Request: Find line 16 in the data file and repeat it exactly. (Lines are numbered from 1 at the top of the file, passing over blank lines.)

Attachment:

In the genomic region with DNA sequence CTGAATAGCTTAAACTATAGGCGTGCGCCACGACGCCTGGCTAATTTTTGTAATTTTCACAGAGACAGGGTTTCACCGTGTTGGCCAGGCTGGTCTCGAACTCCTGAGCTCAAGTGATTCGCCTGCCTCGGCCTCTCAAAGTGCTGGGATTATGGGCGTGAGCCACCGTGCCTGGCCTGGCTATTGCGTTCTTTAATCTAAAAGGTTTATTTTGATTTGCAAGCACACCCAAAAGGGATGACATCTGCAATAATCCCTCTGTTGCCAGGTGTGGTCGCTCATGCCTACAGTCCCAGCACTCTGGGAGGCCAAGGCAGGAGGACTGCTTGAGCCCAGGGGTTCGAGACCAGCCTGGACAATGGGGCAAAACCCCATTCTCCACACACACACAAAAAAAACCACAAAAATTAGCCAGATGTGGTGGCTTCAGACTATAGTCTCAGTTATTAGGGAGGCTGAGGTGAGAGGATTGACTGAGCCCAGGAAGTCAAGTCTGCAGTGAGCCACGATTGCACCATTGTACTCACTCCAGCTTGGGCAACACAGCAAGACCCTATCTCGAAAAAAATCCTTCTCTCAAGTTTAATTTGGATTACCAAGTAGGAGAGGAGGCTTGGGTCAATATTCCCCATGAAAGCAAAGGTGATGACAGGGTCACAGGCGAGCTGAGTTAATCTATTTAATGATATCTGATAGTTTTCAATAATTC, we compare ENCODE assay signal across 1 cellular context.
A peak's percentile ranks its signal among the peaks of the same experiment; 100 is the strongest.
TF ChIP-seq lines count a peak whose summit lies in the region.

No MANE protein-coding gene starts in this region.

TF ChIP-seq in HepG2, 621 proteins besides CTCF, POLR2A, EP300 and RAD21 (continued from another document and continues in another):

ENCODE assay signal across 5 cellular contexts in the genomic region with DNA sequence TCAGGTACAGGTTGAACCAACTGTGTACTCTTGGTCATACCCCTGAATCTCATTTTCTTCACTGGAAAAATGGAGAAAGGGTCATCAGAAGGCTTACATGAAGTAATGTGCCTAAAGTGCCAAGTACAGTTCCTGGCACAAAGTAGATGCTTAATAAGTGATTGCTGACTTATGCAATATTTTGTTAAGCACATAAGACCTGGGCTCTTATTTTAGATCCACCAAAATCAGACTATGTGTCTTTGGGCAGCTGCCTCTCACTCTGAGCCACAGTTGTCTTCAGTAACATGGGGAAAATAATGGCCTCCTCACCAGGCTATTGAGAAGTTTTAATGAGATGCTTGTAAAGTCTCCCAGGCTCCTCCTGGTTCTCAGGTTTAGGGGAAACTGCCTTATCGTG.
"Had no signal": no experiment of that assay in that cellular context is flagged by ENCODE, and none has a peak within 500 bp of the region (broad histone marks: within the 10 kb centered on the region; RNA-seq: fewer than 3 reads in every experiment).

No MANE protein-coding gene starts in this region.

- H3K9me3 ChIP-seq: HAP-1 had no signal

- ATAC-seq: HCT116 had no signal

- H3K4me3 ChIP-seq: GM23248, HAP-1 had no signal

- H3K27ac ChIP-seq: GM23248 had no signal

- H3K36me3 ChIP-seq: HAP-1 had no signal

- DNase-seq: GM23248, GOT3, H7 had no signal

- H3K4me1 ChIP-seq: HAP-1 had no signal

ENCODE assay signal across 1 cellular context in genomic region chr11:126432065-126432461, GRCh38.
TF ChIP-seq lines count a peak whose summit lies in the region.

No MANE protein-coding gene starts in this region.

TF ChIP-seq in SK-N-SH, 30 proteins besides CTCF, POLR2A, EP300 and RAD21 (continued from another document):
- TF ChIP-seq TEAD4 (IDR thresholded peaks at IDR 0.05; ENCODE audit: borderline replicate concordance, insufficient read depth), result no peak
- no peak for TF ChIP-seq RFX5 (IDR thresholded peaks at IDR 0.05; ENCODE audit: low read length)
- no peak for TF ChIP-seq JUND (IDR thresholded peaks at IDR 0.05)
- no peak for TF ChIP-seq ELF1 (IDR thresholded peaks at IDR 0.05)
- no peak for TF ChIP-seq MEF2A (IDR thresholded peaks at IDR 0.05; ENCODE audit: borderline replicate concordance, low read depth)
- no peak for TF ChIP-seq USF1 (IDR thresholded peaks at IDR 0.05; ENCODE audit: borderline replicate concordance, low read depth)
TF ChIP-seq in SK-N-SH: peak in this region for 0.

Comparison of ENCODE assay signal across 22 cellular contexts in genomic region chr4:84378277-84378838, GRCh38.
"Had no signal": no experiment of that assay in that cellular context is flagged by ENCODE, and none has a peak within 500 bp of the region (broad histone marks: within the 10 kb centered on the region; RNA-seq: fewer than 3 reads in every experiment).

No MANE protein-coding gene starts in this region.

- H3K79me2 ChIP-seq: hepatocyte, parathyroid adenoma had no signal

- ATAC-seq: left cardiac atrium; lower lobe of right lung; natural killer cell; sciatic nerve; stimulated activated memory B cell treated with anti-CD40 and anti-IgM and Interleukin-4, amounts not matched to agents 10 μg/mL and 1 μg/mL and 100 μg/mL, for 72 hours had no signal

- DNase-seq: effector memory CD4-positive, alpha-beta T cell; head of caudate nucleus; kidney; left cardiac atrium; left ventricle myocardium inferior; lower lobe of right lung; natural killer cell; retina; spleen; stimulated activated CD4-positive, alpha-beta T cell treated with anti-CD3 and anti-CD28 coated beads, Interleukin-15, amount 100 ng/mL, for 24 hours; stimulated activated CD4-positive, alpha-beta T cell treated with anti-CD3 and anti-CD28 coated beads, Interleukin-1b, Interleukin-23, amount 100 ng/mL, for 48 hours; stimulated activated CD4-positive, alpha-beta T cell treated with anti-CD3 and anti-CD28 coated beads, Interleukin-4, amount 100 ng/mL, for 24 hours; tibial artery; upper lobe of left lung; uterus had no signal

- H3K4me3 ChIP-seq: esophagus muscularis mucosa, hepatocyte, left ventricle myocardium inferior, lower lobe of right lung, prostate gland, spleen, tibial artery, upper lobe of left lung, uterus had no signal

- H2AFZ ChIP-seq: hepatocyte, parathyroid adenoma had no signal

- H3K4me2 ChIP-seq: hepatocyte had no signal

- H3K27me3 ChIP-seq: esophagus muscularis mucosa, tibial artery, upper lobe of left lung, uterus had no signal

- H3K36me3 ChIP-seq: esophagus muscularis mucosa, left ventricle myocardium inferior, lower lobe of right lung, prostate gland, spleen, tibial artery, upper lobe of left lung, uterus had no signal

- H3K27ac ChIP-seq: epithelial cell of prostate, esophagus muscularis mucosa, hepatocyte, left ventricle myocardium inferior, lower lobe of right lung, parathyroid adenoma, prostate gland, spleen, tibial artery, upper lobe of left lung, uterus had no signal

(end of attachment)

ENCODE assay signal across 1 cellular context in genomic region chr11:126432065-126432461, GRCh38.